Election season is almost upon us, and as usual all the attention is on Liberals versus ALP, with this year a bit of extra coverage for the Greens. No one much ever talks about the National Party.

Michelle Grattan tries to redress that with a long piece in this morning’s Age. Her argument, briefly, is that the Nationals’ success at imposing their policies on the opposition makes for electoral trouble by compromising their ability to differentiate themselves from the Liberals.

There’s a good reason why election coverage doesn’t usually focus on the Nationals. The main game at the election is who will win government, but for the Nationals that’s usually a side issue. Their existential contest is with the Liberals, not with Labor. Gaining or losing the occasional seat vis-a-vis the ALP doesn’t make much difference to them, but losing seats to the Liberals — as they have been steadily doing in recent times — threatens their very survival.

This year, however, is a bit different. If the election is close (as the polls presently suggest, although I’m deeply sceptical about this), National Party seats could play a big part. Three of its own seats are very marginal — Cowper (1.2%), Hinkler (1.5%) and Calare (3.5%) — and it is contesting another three very marginal Labor seats: Flynn (2.2%), Page (2.4%) and Dawson (2.6%). Contrary to the usual pattern, its chances of returning to government could depend a lot on its own efforts.

Even so, expect a big part of the Nationals’ efforts to go into Riverina — a safe coalition seat, but one that the Liberals will be trying to win following the retirement of the Nationals’ Kay Hull. When neighboring Farrer was in this position nine years ago, the Liberals outvoted the Nationals by more than 14%, although the Nationals almost held the seat on Labor preferences.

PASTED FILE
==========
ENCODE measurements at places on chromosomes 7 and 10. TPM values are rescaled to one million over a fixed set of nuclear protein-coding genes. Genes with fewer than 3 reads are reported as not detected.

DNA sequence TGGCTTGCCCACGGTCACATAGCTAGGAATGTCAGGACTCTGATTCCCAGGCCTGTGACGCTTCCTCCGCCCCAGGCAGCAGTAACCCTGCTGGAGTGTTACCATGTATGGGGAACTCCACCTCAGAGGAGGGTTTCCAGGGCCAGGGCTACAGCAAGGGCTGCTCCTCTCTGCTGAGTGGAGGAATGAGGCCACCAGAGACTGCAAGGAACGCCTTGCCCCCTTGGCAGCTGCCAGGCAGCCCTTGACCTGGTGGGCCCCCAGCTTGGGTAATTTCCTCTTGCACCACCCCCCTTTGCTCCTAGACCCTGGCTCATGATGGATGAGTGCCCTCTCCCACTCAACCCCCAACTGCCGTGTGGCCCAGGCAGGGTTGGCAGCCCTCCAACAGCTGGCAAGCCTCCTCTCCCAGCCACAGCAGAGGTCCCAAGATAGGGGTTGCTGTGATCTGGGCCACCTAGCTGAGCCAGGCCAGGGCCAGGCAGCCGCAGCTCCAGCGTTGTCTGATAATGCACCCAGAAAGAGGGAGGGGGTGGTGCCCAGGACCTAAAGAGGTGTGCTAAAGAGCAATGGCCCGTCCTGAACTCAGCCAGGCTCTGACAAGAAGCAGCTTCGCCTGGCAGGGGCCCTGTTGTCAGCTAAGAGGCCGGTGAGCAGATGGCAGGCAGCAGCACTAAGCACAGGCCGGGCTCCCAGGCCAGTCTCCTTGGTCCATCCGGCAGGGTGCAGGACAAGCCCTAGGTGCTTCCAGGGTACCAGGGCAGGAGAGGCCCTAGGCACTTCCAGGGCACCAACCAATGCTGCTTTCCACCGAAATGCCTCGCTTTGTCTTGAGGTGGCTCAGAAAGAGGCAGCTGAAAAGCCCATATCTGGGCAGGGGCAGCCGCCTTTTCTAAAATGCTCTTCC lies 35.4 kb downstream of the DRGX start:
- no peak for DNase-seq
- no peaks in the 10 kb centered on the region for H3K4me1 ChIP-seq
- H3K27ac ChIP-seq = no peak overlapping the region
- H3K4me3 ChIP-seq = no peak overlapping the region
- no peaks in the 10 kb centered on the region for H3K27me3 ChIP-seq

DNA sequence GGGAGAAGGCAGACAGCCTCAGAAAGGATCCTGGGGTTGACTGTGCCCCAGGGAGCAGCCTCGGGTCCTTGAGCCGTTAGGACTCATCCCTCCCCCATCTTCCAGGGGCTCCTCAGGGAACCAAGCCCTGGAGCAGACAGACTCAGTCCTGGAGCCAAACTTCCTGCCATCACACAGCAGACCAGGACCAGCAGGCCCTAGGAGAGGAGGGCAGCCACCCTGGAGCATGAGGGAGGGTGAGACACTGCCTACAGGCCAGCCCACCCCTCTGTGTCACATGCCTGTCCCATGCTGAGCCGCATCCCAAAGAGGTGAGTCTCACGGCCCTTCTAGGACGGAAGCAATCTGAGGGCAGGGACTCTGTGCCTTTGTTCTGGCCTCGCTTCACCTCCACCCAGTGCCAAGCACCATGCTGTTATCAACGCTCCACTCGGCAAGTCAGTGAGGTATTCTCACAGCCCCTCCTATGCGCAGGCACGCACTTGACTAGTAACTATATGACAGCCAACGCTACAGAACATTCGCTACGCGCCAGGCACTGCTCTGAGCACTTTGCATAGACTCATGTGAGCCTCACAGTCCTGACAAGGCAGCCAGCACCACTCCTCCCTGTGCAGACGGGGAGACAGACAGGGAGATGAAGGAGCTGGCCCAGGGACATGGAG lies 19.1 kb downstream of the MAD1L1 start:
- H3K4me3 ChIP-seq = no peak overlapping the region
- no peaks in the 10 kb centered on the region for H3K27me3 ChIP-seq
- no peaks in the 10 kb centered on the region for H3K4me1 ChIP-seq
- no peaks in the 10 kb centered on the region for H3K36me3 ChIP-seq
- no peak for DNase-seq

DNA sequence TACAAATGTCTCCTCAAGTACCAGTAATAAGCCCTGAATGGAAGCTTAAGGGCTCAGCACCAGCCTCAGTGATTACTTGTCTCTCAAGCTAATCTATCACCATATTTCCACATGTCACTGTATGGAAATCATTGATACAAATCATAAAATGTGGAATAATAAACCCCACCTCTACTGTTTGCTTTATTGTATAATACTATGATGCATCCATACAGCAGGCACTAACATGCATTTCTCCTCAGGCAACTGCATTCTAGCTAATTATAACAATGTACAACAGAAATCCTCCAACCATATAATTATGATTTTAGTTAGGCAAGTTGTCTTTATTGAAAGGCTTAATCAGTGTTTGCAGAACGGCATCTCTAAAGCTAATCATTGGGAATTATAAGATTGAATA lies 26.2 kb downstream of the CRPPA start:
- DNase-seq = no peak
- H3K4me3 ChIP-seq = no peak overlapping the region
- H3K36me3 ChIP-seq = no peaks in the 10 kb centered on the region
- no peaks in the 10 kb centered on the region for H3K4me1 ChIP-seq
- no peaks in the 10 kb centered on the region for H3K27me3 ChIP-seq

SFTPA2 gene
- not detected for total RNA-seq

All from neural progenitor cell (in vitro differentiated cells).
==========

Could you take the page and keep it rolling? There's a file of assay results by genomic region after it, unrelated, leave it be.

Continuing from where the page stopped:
In Victoria, by contrast, there’s unlikely to be much Nationals activity at all. Neither of their two Reps seats there is threatened, and a Senate seat has kindly been gifted to them by the Liberals. Most probably they will husband their resources ready for November’s state election, where they are hoping to win the balance of power for the first time since 1952.

I think Grattan is right to say that the very success of the Nationals in coalition infighting has complicated their task. But whether it will make a difference electorally is hard to say. Certainly the polls have been bad: the last two Newspolls have had them on 3%, compared to 5.5% at the 2007 election.

But it would be wrong to put much weight on those numbers; first because they are so small that they are subject to significant sampling error, and more importantly because the large majority of voters never have the opportunity to choose between Liberals and Nationals, so what they tell pollsters when asked to do so is largely meaningless. AC Nielsen, for example, doesn’t even bother to report separate Liberal and National figures.

If the coalition as a whole does well, the Nationals will probably ride to success on its back. But if they fail to hold ground against the Liberals, their long-term prospects will remain bleak.

Peter Fray

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